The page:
Patient-Reported Outcomes in Advanced Urothelial Carcinoma


The importance of collecting patient-reported outcomes data in urothelial carcinoma as it relates to novel treatment selection.

Petros Grivas, MD, PhD: This is a dialogue that we keep having with one another and with providers in clinic: how to optimally sequence this drug and take into account level of evidence, efficacy, safety, and medical comorbidities and toxicity profiles, which you mentioned before. I’ll quickly try to go further in this discussion before we wrap up. Regarding the importance of quality of life and patient-reported outcomes, we’ve been trying to get more data in urothelial cancer using validated tools. We’re learning from other tumor types. You’ve done studies yourselves, like the TITAN study in prostate cancer. Do you have any comments on how we can better integrate quality of life and patient-reported outcomes in the platinum-refractory and earlier settings in advanced urothelial cancer?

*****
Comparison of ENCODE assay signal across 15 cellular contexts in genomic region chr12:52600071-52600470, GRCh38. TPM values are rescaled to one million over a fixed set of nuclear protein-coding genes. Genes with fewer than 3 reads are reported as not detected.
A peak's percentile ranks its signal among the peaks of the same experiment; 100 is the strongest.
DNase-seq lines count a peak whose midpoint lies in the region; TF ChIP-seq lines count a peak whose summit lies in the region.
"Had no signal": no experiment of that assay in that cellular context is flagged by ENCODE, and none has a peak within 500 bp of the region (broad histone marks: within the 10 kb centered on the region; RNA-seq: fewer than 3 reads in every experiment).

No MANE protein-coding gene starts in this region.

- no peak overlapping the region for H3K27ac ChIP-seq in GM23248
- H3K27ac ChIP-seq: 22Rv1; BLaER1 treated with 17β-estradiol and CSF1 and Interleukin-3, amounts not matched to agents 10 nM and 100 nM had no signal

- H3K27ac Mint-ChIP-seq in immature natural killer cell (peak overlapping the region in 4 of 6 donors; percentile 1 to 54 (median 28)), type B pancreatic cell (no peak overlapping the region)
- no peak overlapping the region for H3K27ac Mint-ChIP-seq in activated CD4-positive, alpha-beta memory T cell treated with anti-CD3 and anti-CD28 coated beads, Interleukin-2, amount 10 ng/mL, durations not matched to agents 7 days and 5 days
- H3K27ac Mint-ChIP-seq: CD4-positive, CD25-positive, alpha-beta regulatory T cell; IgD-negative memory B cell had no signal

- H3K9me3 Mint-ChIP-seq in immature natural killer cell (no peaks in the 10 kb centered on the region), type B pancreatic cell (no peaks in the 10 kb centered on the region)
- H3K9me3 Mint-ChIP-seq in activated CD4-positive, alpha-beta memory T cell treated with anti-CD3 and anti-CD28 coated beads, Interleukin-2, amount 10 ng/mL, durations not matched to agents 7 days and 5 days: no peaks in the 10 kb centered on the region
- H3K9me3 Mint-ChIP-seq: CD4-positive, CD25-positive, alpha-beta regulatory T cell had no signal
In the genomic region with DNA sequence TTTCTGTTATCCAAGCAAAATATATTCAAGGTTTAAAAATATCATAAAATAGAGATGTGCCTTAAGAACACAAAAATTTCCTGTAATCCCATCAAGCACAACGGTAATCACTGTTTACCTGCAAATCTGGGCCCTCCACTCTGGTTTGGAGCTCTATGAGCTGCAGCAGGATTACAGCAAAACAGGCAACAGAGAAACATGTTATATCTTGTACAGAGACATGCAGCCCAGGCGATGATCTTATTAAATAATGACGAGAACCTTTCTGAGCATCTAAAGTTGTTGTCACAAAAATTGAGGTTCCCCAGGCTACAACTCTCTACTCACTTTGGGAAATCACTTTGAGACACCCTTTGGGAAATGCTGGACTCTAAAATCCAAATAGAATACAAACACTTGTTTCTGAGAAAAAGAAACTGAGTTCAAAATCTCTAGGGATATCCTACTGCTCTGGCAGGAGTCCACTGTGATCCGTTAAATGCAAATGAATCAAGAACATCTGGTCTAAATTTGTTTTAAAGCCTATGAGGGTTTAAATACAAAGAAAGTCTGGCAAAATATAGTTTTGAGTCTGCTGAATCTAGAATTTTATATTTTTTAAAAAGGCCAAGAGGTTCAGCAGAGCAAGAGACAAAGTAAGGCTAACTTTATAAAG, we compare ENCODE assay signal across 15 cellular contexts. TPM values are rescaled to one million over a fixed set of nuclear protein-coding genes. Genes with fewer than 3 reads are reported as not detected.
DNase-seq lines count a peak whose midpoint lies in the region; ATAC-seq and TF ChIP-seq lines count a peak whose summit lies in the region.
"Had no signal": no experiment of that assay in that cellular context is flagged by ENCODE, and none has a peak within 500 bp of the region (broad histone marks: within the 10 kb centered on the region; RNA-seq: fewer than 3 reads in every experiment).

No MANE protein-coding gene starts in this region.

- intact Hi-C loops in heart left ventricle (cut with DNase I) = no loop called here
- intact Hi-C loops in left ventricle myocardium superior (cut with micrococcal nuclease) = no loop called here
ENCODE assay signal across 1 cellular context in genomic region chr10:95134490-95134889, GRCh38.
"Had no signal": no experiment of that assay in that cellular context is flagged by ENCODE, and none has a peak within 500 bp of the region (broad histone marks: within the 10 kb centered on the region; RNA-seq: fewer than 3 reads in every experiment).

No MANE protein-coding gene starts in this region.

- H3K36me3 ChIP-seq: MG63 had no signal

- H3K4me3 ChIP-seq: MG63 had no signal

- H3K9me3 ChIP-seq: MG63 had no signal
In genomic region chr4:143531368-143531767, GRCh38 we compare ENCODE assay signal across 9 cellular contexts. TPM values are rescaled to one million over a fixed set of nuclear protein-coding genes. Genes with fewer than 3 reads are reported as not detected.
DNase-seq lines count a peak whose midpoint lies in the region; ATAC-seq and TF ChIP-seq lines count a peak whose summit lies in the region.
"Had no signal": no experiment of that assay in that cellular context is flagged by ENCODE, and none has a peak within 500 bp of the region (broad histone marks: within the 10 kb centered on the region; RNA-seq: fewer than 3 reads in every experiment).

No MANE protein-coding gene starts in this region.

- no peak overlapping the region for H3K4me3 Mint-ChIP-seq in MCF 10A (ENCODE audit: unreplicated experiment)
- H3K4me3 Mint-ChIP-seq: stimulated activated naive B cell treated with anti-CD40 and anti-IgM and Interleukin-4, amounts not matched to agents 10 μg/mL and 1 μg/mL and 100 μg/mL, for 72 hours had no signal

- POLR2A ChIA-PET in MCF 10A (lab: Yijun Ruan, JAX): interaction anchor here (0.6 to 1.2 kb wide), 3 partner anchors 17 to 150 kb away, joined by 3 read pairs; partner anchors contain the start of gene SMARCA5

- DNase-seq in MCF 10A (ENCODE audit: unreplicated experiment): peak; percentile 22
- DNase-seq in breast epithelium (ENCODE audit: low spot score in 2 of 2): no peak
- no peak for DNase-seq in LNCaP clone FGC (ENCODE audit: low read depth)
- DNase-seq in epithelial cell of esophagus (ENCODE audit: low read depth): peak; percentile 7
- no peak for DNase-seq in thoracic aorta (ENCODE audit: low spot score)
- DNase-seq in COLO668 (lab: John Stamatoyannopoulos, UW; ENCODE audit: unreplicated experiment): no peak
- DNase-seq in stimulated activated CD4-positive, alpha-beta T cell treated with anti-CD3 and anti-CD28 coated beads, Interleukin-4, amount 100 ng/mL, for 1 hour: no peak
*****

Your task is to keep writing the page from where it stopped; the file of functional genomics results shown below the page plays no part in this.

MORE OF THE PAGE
Neeraj Agarwal, MD: As we get more options in bladder cancer, which is a great news for all of us and our patients, we’ll be choosing therapies for our patients, or our patients will be making the decision to go with 1 therapy over another based on quality-of-life data and the adverse-effect profile. It’s a matter of time. It’s already happening, which is great news. It means we have options. When there are options, we have to pick. In that context, quality-of-life data will be very important. My only suggestion, and I know it’s already happening, is to use validated health-related quality-of-outcome tools in every phase 3 trial moving forward in bladder cancer. That should be mandated for all ongoing or upcoming studies of patients with metastatic bladder cancer, or even in neoadjuvant chemotherapy or the neoadjuvant therapy setting.

Transcript edited for clarity.

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